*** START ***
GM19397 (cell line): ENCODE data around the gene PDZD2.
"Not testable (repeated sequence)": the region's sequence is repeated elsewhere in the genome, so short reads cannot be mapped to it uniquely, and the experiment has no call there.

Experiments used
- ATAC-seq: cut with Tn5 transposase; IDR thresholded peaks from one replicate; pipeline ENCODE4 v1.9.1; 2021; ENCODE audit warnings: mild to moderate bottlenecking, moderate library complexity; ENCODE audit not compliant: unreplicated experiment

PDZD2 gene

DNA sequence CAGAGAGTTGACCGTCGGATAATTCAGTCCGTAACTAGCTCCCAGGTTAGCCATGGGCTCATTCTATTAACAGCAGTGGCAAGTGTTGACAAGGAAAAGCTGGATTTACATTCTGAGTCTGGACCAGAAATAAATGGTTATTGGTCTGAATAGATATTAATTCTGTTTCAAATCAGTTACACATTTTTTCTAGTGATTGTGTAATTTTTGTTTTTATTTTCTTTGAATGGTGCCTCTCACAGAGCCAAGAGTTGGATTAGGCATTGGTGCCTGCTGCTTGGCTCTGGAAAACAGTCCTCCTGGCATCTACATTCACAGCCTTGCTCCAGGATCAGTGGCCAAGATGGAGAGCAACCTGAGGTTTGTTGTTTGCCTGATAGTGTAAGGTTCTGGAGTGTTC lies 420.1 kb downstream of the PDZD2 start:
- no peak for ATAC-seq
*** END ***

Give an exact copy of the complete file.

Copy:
GM19397 (cell line): ENCODE data around the gene PDZD2.
"Not testable (repeated sequence)": the region's sequence is repeated elsewhere in the genome, so short reads cannot be mapped to it uniquely, and the experiment has no call there.

Experiments used
- ATAC-seq: cut with Tn5 transposase; IDR thresholded peaks from one replicate; pipeline ENCODE4 v1.9.1; 2021; ENCODE audit warnings: mild to moderate bottlenecking, moderate library complexity; ENCODE audit not compliant: unreplicated experiment

PDZD2 gene

DNA sequence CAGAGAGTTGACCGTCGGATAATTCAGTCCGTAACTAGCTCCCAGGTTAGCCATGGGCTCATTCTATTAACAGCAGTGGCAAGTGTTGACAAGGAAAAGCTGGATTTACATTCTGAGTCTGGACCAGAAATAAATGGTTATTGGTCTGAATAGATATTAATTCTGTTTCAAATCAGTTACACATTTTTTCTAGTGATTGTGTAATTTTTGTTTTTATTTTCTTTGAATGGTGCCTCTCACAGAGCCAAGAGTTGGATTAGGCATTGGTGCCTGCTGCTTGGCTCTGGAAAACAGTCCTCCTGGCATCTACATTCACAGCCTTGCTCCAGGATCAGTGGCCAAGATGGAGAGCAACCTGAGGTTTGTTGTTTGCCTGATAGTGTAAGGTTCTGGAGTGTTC lies 420.1 kb downstream of the PDZD2 start:
- no peak for ATAC-seq